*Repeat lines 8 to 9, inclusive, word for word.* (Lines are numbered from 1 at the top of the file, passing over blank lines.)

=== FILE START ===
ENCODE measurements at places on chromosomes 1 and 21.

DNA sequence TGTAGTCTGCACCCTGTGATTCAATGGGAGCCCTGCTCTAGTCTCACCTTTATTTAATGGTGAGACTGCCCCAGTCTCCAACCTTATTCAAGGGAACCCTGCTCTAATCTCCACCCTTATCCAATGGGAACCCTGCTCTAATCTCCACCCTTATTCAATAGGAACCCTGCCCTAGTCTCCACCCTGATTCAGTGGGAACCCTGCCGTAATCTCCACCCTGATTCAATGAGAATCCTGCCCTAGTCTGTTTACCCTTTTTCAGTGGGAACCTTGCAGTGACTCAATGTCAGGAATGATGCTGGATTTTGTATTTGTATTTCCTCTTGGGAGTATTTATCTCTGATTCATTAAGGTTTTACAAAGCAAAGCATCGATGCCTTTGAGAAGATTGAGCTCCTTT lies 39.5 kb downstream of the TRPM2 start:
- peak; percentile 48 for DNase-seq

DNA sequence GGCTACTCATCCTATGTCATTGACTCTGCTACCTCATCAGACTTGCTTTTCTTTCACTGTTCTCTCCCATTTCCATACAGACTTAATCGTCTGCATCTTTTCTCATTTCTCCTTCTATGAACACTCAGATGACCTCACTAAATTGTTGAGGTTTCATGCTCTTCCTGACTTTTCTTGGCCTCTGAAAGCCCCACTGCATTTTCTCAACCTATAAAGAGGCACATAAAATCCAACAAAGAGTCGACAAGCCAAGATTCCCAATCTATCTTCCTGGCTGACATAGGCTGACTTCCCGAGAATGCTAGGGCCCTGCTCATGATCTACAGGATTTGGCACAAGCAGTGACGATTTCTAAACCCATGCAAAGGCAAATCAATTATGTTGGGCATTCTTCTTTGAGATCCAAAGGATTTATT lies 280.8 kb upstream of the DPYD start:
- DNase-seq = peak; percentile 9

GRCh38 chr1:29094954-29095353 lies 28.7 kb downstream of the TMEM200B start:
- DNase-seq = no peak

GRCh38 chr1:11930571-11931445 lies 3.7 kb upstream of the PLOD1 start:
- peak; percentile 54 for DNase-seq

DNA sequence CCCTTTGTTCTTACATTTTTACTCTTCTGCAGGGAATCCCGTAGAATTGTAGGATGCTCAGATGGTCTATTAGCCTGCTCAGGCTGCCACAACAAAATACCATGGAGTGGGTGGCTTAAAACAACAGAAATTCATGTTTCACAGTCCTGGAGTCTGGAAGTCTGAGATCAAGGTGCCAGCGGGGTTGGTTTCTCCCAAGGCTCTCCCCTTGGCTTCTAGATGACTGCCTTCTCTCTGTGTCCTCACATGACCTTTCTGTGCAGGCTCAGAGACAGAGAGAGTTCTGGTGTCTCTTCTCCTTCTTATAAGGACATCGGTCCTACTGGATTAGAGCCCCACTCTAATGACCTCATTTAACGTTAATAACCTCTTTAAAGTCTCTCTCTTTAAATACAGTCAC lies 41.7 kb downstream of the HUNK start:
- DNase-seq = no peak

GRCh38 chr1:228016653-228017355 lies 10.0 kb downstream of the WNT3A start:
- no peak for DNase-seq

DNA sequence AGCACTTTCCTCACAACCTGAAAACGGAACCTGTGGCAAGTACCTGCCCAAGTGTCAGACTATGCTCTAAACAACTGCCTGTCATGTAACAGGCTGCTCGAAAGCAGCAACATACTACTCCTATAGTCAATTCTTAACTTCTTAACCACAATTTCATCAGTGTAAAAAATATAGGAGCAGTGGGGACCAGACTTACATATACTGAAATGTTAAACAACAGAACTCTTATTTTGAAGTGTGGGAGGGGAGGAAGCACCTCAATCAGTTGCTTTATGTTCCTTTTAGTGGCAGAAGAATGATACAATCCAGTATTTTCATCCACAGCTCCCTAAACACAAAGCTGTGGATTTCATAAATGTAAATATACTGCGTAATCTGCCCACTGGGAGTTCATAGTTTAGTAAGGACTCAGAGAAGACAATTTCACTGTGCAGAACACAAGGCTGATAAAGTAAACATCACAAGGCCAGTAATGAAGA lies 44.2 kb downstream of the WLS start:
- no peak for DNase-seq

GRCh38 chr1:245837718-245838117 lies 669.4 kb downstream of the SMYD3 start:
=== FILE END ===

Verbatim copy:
GRCh38 chr1:11930571-11931445 lies 3.7 kb upstream of the PLOD1 start:
- peak; percentile 54 for DNase-seq